- About Connections
- Latest issue
- Previous issues
- Issue 84 2013
- Issue 83 2012
- Issue 82 2012
- Issue 81 2012
- Issue 80 2012
- Issue 79 2011
- Issue 78 2011
- Issue 77 2011
- Issue 76 2011
- Issue 75 2010
- Issue 74 2010
- Issue 73 2010
- Issue 72 2010
- Issue 71 2009
- FEATURE ARTICLE
- regular features
- print complete issue
- Issue 70 2009
- Issue 69 2009
- Issue 68 2009
- Issue 67 2008
- Issue 66 2008
- Issue 65 2008
- Issue 64 2008
- Issue 63 2007
- Issue 62 2007
- Issue 61 2007
- Issue 60 2007
- Issue 59 2006
- Issue 58 2006
- Issue 57 2006
- Issue 56 2006
Resources for classroom teachers
This page features our most recent or highly recommened professional resources to support teaching practice. Please visit www.curriculumpress.edu.au for a full list of titles or to place your order.
Teaching and Learning Multiliteracies: Changing times, changing literacies
Authors: Michèle Anstey and Geoff Bull
SCIS No: 1280570
Discover how multiliteracies can help you and your students respond to the evolving nature of texts. This timely resource explains the concept of multiliteracies and provides you with the literacy knowledge, resources, attitudes and strategies your primary and middle years students need to succeed in a changing world.
In this book, the authors present a range of new and established ideas about literacy, emphasising successful practices. Chapters cover how teachers can rely less on print texts, respond to new trends in children’s literature and balance guided reading, outcomes-based curriculums, and schoolwide approaches to planning.
New concepts are accompanied by reflection strategies to help you think about your understandings of literacy, multiliteracies and texts. All chapters include examples of how to incorporate multiliteracies into the classroom every day.
Learning for Themselves: Pathways to independence in the classroom
128 pp book and CD-ROM
Authors: Jeni Wilson and Kath Murdoch
SCIS No: 1334087
In a world of rapidly changing knowledge and growing demands for new and transferable skills, classrooms are increasingly being viewed as places in which students need to learn how to learn for themselves. Central to this objective is developing students’ capacity to work independently and manage themselves as learners. This requires teachers to have a repertoire of effective strategies and structures.
Learning for Themselves provides dozens of examples and templates designed for teachers in a range of school settings.
This book and its companion CD-ROM includes teacher support materials and recognises the importance of student learning preferences, thinking, goal setting and the role of independent inquiries in a classroom that promotes student selfmanagement. Teachers can print full-colour illustrated templates from the CD-ROM.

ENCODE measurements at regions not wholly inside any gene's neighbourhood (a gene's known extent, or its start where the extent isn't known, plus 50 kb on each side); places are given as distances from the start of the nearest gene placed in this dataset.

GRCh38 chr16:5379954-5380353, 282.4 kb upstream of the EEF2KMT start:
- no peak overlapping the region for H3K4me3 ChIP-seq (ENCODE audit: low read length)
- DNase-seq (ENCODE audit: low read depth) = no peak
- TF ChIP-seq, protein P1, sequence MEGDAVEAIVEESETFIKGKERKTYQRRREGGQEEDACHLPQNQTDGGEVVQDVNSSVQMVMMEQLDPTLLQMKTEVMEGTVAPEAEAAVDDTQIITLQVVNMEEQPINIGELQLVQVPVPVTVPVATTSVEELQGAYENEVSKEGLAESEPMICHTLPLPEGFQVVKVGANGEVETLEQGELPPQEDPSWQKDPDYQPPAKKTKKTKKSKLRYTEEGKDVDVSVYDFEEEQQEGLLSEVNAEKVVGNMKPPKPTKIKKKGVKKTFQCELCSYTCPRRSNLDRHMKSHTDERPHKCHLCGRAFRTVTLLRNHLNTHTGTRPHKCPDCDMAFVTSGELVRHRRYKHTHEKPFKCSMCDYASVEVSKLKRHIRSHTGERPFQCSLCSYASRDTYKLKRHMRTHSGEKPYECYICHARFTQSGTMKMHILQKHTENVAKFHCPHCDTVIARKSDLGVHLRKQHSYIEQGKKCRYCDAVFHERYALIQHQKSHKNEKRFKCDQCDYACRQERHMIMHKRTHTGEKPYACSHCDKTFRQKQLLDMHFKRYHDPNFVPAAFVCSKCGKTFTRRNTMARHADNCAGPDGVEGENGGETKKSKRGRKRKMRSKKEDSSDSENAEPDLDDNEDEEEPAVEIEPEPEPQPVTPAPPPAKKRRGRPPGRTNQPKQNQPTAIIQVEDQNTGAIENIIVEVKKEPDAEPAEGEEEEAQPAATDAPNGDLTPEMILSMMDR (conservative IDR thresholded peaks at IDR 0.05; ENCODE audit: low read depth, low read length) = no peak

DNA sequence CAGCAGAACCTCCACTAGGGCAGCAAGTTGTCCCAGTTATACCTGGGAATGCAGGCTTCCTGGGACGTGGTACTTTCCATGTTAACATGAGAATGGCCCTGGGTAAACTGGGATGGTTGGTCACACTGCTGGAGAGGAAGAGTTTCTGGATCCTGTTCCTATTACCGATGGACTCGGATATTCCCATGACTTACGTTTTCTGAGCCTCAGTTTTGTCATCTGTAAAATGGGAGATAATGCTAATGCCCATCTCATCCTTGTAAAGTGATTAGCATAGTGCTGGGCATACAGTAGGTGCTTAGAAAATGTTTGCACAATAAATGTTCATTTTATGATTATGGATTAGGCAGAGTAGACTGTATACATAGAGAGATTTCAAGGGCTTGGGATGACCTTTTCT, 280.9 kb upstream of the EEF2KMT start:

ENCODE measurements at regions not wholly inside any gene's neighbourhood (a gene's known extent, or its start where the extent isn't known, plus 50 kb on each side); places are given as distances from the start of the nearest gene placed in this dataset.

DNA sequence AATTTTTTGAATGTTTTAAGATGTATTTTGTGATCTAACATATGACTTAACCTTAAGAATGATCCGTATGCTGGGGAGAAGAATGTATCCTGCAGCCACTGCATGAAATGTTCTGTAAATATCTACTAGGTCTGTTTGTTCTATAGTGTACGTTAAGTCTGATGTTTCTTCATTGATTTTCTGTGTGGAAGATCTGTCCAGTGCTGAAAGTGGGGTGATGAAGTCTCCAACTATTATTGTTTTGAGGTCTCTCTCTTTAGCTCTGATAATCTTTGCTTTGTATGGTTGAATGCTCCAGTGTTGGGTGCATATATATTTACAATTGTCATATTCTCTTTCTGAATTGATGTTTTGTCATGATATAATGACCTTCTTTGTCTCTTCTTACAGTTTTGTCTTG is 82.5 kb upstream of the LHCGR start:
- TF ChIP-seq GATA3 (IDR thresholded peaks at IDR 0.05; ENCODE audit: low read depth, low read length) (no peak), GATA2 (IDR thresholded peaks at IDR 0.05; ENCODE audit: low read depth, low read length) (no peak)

[NEW] Action Stations: Digital Storytelling
Authors: Adam Brice and Richard Lambert
SCIS No: 1402251
Effective communication is not just about speaking and listening, reading and writing. Today’s students need skills to help them navigate the ever-increasing world of new texts. The engaging workshop activities included here lead students to:
examine the main elements of a film or digital story, such as camera angles, editing and sound – and how filmmakers use them to create dramatic and psychological effects
analyse different genres of film and media, such as mystery, comedy, advertising, reality TV and current affairs
cement the knowledge gained by using these techniques to construct their very own digital story – and perhaps hold a film festival!
Because Digital Storytelling examines the elements of film and existing genres, the resulting student productions are far more sophisticated and informed than films produced by a ‘point-and-shoot’ approach to the technology.
The approach fosters transferable skills in students, including literacy, teamwork, resilience and self-confidence, problemsolving skills and leadership capacity.
The Action Stations series for middle and upper primary students introduces new technologies to the classroom. Each Action Stations book shows both why and how teachers can practically and meaningfully use specific new technologies in their classroom to develop literacy, analytical and thinking skills. Practical in nature, Action Stations titles contain lesson plans, templates, proformas and a toolkit of resources for teachers.
See IT, Make IT, Use IT: Linking computers and mathematics
88 pp book and CD-ROM
Author: Donna Gronn
SCIS No: 1267787
See IT, Make IT, Use IT will inspire teachers to start using technology in the classroom. Designed especially to support teachers in the early years of primary schooling (P–4), this resource demonstrates how to create teaching aids and promote computer use within the classroom using tables and drawing tools in Microsoft Word® and basic functions in Microsoft Excel®. The content is ideal for use with an interactive whiteboard.
The book contains 32 simple and practical activities that have been organised around 16 tools. The tools include number charts, calendars, tens frames, arrays, location charts, number lines, two- and threedimensional shapes, tangrams, tessellations and graphs.
Each tool features:
See IT – a description of the tool
Make IT – step-by-step instructions for the teacher to create the tool from scratch on the computer
Use IT – activities that show how the tool can be used in the classroom to teach mathematical concepts with suggested variations that allow teachers to differentiate the task
Help desk – ICT tips and tricks.
The book also contains student task cards for each activity and a CD-ROM of templates and teaching tools that can be adapted by teachers to suit their own classroom needs.